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Use checklist to help staff clear areas to protect at-risk patients


November 17, 2019

By A.J. Plunkett (aplunkett@decisionhealth.com)

While The Joint Commission (TJC) clarified that it does not expect all patient care rooms in general acute or emergency department settings to be ligature free, your staff still needs to remove possible items for self-harm from a room if the patient occupying it is considered to be at risk.

Ligature risk tops the list of problems cited by TJC surveyors under one of the most frequently cited standards, EC.02.06.01, on establishing a safe and functional environment for patients. TJC cited ligature risk in at least 12 immediate threat to life decisions during 2018, according to Jennifer Cowel, RN, MHSA, president and CEO of Patton Healthcare Consulting in Naperville, Illinois, and a former TJC executive.

Those decisions are usually a result of widespread ligature risks, incomplete environmental risk assessments, and a lack of a mitigation plan to address the ligature risks, as well as failures to conduct or to fully complete suicide risk assessments, said Cowel during an HCPro webinar, “Preventing Suicides and Eliminating Ligature Risk in 2019,” that is now available on demand.

For general acute inpatient and emergency room settings, do a risk assessment of rooms and customize a checklist for staff to use when clearing a room for an at-risk behavioral health patient, said Cowel.

Make sure staff on the unit are not only aware of the checklist, but have seen it, know what’s on it, and know when to implement it, advises Cowel.

TJC has published a number of revised or new frequently asked questions (FAQs) to clarify expectations, in addition to articles in a number of TJC publications. And CMS has said it will follow TJC as it revises its own expectations on suicide risk and patient self-harm.

To meet physical ligature risk requirements for general acute inpatient and emergency room settings, remember you may still need to implement 1:1 monitoring with a trained observer in addition to removing certain items from the room, said Cowel.

Here are five things Cowel says to remember about requirements for these settings, which are different than those for inpatient psychiatric units:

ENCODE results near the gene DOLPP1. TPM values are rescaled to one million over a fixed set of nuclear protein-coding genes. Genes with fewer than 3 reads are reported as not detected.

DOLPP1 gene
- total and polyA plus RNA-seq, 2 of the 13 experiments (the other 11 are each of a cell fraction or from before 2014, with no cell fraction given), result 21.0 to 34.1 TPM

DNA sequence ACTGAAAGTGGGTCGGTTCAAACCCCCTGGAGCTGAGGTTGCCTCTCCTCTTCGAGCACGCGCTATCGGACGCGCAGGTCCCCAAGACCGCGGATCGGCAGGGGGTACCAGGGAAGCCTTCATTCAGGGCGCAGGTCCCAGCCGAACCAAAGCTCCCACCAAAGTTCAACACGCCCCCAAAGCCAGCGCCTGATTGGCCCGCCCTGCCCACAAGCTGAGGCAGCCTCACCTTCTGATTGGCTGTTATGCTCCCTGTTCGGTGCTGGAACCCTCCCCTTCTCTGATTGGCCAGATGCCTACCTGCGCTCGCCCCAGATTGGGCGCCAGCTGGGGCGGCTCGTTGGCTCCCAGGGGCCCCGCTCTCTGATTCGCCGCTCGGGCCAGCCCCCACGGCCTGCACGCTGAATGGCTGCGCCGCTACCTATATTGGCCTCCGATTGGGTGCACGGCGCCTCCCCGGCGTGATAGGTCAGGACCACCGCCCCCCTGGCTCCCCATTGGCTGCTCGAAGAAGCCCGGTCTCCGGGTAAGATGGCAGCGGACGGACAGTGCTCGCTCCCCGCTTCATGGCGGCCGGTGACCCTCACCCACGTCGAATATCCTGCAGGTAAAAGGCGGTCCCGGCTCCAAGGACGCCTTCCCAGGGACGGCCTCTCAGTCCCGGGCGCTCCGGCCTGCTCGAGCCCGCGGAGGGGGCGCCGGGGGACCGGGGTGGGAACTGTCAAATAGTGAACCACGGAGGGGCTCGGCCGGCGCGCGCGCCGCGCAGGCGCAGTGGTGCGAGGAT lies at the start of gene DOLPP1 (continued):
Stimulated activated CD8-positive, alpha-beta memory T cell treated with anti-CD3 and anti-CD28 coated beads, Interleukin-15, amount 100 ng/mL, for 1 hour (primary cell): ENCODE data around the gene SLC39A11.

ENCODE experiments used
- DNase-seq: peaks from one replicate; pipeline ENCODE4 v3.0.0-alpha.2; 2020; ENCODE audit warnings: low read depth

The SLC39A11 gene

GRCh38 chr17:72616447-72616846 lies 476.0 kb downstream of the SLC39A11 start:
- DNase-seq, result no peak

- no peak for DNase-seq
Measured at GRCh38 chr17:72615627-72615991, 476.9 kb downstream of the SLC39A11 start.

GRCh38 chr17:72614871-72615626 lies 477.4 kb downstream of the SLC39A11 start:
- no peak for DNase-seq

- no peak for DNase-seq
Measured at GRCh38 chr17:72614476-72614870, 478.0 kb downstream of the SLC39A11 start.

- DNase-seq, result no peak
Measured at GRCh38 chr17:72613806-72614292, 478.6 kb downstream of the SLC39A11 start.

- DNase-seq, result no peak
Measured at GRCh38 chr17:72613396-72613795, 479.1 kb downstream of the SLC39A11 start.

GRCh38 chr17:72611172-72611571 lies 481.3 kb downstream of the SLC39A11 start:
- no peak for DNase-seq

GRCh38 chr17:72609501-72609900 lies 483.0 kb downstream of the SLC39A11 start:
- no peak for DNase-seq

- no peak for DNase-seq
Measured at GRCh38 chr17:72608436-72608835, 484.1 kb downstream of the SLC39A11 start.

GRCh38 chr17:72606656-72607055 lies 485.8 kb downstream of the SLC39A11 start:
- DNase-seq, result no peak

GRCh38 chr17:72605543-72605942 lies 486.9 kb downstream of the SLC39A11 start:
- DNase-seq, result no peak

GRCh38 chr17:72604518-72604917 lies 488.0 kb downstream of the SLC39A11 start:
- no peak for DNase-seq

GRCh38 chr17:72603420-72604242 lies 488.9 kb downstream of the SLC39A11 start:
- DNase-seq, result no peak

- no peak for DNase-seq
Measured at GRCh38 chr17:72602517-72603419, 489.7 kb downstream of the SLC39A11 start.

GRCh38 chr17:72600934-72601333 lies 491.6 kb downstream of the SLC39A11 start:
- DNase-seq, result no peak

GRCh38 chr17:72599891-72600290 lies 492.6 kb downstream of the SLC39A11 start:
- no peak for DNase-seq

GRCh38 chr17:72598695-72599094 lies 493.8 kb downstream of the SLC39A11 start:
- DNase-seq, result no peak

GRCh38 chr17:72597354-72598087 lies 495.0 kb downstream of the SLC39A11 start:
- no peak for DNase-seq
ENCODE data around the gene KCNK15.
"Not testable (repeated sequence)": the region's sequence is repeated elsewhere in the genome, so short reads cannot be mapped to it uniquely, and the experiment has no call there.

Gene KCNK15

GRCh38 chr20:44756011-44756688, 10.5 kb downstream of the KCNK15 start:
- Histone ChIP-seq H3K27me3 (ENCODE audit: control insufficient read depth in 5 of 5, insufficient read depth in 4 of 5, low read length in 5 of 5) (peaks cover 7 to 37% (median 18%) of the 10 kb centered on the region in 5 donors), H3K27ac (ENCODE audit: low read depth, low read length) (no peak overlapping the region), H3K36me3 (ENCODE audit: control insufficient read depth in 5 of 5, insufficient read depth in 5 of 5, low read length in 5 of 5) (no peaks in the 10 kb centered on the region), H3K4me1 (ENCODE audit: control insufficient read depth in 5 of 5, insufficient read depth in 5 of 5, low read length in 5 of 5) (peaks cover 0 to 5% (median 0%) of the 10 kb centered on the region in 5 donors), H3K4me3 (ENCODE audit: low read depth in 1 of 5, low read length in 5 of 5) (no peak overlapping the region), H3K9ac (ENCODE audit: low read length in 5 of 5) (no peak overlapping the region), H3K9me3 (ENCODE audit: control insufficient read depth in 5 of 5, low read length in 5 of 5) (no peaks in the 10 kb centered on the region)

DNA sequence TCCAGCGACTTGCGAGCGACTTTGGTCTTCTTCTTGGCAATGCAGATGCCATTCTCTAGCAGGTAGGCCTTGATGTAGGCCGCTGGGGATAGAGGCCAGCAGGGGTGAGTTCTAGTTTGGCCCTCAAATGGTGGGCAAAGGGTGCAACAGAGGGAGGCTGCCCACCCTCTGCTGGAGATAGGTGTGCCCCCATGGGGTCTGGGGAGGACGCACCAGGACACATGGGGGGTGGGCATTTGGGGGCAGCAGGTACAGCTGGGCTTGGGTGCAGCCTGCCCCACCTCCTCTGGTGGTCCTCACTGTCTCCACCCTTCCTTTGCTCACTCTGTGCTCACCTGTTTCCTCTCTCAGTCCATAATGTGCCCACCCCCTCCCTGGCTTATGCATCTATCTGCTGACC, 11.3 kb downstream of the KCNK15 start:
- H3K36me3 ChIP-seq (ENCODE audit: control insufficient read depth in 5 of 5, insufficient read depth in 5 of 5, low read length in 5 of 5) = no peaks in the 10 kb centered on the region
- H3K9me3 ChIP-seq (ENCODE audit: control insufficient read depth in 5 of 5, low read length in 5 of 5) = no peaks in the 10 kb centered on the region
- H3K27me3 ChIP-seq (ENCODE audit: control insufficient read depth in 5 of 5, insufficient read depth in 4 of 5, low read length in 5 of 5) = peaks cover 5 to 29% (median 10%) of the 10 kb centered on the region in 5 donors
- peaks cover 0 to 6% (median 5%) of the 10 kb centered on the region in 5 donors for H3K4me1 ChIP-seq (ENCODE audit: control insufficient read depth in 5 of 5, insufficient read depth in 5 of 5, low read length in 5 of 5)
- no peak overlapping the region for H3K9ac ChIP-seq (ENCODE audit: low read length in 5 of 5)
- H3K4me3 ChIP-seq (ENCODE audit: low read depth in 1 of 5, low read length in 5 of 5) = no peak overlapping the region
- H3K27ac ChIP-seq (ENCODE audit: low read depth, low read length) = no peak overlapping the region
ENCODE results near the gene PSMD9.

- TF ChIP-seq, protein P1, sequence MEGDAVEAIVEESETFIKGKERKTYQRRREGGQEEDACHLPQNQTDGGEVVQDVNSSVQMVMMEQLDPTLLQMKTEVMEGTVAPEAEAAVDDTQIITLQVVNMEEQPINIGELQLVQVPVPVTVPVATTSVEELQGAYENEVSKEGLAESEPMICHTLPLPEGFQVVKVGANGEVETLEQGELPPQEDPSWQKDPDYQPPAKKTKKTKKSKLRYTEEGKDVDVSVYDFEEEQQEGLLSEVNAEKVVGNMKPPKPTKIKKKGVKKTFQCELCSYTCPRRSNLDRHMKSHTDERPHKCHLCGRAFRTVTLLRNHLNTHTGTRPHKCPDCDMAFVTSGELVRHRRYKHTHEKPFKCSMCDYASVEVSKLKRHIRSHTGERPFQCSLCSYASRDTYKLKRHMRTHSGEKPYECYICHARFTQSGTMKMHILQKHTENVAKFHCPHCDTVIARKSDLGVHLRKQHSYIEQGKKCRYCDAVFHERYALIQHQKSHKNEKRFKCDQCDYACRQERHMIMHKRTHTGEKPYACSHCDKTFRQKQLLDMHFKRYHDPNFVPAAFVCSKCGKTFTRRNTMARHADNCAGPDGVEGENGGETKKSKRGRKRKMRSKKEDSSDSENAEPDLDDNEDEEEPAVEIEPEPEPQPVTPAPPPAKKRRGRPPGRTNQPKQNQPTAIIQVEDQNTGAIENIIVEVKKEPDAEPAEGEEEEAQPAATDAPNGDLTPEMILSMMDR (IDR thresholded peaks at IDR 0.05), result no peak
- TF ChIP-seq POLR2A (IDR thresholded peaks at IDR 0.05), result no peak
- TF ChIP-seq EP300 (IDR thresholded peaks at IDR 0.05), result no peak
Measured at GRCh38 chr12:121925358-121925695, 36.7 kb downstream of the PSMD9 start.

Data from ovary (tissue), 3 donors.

• General acute inpatient settings do not need to be ligature resistant at all times. Ligature risks including bathroom fixtures, doors, and other fixed items such as TV mounting brackets and ceiling-mounted lift equipment will not be cited on survey in these areas.
  • However, if the patient has serious suicidal ideation—also known as “high risk”—your staff must be prepared to:
  1. Remove all objects that pose a risk
  2. Implement mitigating strategies and 1:1 monitoring
  3. Assess objects brought into the room by visitors
  4. Implement protocols for transporting off unit
  • Like acute inpatient settings, emergency departments also do not need to be ligature resistant, and fixed ligature risks, including bathroom fixtures and doors, will not be cited on survey.
  • However, at-risk patients must be either:
  1. Placed in a “safe room” that is ligature resistant or that can be made ligature resistant
  2. Kept in the main area of the emergency department, with 1:1 monitoring and removal of all objects that pose a risk and are not medically necessary
  • Patients with serious suicidal ideation must be placed under 1:1 continuous monitoring, with 360-degree viewing; continuously monitored video is allowed as long as a qualified staff member can immediately intervene when called for (which should also be in hospital policy).

Patton Healthcare provided a suicide risk checklist that hospitals can customize for their own use.
The checklist includes not only what things should be removed if not medically necessary but also what areas, closets, or cabinets nearby should be locked.

The checklist can be found at https://www.accreditationqualitycenter.com/resources/suicide-risk-room-checklist and is available online as a Word document for customizing.

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